Thanks to Dr. Demento and “Fish Heads”, the first album Voobaha did alright, especially as like Devo the band was putting out videos (cheekily called “Art Films”) that MTV aired partly because they loved left-field stuff back then, and partly because “music television” didn’t have a whole lot to show in 1979. This would sustain them for a bit, but getting that dreaded novelty tag turned them into a marketing nightmare. They wound up getting dropped by Boulevard and their 3rd album Kodovoner was rejected outright; it wasn’t a “serious” album per se but it was a lot more straightfaced than the stuff they’d cut their teeth on and I guess they figured nobody wanted to hear the duo behind “Fish Heads” and “Party in my Pants” do serious stuff.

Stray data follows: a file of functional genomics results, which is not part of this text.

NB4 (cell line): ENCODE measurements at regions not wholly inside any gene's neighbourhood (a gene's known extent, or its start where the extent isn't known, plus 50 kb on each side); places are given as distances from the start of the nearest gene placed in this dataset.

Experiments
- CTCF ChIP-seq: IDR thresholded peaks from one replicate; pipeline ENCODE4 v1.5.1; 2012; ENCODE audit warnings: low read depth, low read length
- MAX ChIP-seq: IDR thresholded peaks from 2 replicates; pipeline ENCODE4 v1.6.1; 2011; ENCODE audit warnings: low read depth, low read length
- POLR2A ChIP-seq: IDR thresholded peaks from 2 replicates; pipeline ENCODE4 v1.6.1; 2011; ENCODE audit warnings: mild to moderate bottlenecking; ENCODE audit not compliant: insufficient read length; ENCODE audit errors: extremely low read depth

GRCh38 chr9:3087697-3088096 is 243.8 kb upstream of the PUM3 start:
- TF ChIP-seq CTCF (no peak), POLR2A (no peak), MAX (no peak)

Which brings us to their next, Amazing Adult Fantasy. Released on Rhino, I believe this was their one shot at being viewed as a little more than just some dumb novelty act, and as a result it’s their lowest-selling album ever. I mean it is hard to describe this album without sounding like it’s “Barnes and Barnes minus everything you probably like about Barnes and Barnes” and I’ll be honest, some of the material on here is a bit of a stretch. “Don’t You Wanna Go To The Moon” was the single, and featured Steve Perry of Journey, I kid you not. There’s “I Don’t Remember Tomorrow”, a song that sounds like it was written for the Monkees. Meanwhile the actual B&B sound was edging close to Devo, but it was the later, “going through the motions” Devo and not the punky wonkfest of the early band (one song on the Soak it Up EP borrowed some of the music for “I Desire” wholesale). Okay, so this all sounds quite unappealing, but it’s still the sort of album that I find fascinating, because despite some rather blatant attempts at grabbing a hit single it really is about as weird as their more famous material. Like, Barnes and Barnes doing a song with Steve Perry weird.